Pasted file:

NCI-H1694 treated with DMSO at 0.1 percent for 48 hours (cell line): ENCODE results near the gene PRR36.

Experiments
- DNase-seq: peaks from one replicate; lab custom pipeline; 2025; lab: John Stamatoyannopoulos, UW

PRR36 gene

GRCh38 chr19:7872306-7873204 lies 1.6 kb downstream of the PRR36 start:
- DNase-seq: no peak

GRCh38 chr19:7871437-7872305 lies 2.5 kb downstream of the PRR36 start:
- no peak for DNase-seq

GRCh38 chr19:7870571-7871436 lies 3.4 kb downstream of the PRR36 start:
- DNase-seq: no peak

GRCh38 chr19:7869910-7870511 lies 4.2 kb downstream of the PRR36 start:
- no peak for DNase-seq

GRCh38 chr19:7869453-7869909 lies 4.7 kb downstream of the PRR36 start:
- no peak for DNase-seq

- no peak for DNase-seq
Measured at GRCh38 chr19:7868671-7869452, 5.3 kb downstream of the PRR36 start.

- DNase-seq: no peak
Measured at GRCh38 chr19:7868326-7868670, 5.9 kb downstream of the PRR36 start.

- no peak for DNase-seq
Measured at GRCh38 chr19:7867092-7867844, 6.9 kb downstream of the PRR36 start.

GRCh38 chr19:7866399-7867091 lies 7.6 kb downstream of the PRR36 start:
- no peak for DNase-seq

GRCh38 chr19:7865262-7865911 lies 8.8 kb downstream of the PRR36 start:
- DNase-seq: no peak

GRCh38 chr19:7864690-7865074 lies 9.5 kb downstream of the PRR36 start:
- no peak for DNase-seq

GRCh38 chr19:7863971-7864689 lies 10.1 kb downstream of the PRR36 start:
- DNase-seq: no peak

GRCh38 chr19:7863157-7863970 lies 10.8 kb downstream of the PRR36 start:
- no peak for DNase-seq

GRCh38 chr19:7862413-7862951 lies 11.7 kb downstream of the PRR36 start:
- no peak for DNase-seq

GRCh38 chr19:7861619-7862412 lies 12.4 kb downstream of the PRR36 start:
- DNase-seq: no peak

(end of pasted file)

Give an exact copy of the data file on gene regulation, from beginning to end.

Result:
NCI-H1694 treated with DMSO at 0.1 percent for 48 hours (cell line): ENCODE results near the gene PRR36.

Experiments
- DNase-seq: peaks from one replicate; lab custom pipeline; 2025; lab: John Stamatoyannopoulos, UW

PRR36 gene

GRCh38 chr19:7872306-7873204 lies 1.6 kb downstream of the PRR36 start:
- DNase-seq: no peak

GRCh38 chr19:7871437-7872305 lies 2.5 kb downstream of the PRR36 start:
- no peak for DNase-seq

GRCh38 chr19:7870571-7871436 lies 3.4 kb downstream of the PRR36 start:
- DNase-seq: no peak

GRCh38 chr19:7869910-7870511 lies 4.2 kb downstream of the PRR36 start:
- no peak for DNase-seq

GRCh38 chr19:7869453-7869909 lies 4.7 kb downstream of the PRR36 start:
- no peak for DNase-seq

- no peak for DNase-seq
Measured at GRCh38 chr19:7868671-7869452, 5.3 kb downstream of the PRR36 start.

- DNase-seq: no peak
Measured at GRCh38 chr19:7868326-7868670, 5.9 kb downstream of the PRR36 start.

- no peak for DNase-seq
Measured at GRCh38 chr19:7867092-7867844, 6.9 kb downstream of the PRR36 start.

GRCh38 chr19:7866399-7867091 lies 7.6 kb downstream of the PRR36 start:
- no peak for DNase-seq

GRCh38 chr19:7865262-7865911 lies 8.8 kb downstream of the PRR36 start:
- DNase-seq: no peak

GRCh38 chr19:7864690-7865074 lies 9.5 kb downstream of the PRR36 start:
- no peak for DNase-seq

GRCh38 chr19:7863971-7864689 lies 10.1 kb downstream of the PRR36 start:
- DNase-seq: no peak

GRCh38 chr19:7863157-7863970 lies 10.8 kb downstream of the PRR36 start:
- no peak for DNase-seq

GRCh38 chr19:7862413-7862951 lies 11.7 kb downstream of the PRR36 start:
- no peak for DNase-seq

GRCh38 chr19:7861619-7862412 lies 12.4 kb downstream of the PRR36 start:
- DNase-seq: no peak